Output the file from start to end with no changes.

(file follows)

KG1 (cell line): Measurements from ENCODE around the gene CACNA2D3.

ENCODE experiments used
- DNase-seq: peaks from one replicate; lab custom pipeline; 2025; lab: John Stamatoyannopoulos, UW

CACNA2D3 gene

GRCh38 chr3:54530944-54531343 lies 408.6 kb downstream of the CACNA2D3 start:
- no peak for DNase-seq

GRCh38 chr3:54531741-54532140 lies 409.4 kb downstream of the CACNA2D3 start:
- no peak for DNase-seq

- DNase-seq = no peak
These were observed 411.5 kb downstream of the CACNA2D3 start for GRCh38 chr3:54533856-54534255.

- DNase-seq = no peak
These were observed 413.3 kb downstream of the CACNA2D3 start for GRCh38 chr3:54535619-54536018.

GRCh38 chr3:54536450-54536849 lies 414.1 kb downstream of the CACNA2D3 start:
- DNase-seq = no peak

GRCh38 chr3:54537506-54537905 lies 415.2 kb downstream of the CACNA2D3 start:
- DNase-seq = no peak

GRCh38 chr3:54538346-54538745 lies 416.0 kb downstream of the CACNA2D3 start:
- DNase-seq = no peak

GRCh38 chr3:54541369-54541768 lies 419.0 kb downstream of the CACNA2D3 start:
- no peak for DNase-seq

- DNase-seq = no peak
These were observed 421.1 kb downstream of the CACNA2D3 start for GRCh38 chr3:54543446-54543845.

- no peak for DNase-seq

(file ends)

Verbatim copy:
KG1 (cell line): Measurements from ENCODE around the gene CACNA2D3.

ENCODE experiments used
- DNase-seq: peaks from one replicate; lab custom pipeline; 2025; lab: John Stamatoyannopoulos, UW

CACNA2D3 gene

GRCh38 chr3:54530944-54531343 lies 408.6 kb downstream of the CACNA2D3 start:
- no peak for DNase-seq

GRCh38 chr3:54531741-54532140 lies 409.4 kb downstream of the CACNA2D3 start:
- no peak for DNase-seq

- DNase-seq = no peak
These were observed 411.5 kb downstream of the CACNA2D3 start for GRCh38 chr3:54533856-54534255.

- DNase-seq = no peak
These were observed 413.3 kb downstream of the CACNA2D3 start for GRCh38 chr3:54535619-54536018.

GRCh38 chr3:54536450-54536849 lies 414.1 kb downstream of the CACNA2D3 start:
- DNase-seq = no peak

GRCh38 chr3:54537506-54537905 lies 415.2 kb downstream of the CACNA2D3 start:
- DNase-seq = no peak

GRCh38 chr3:54538346-54538745 lies 416.0 kb downstream of the CACNA2D3 start:
- DNase-seq = no peak

GRCh38 chr3:54541369-54541768 lies 419.0 kb downstream of the CACNA2D3 start:
- no peak for DNase-seq

- DNase-seq = no peak
These were observed 421.1 kb downstream of the CACNA2D3 start for GRCh38 chr3:54543446-54543845.

- no peak for DNase-seq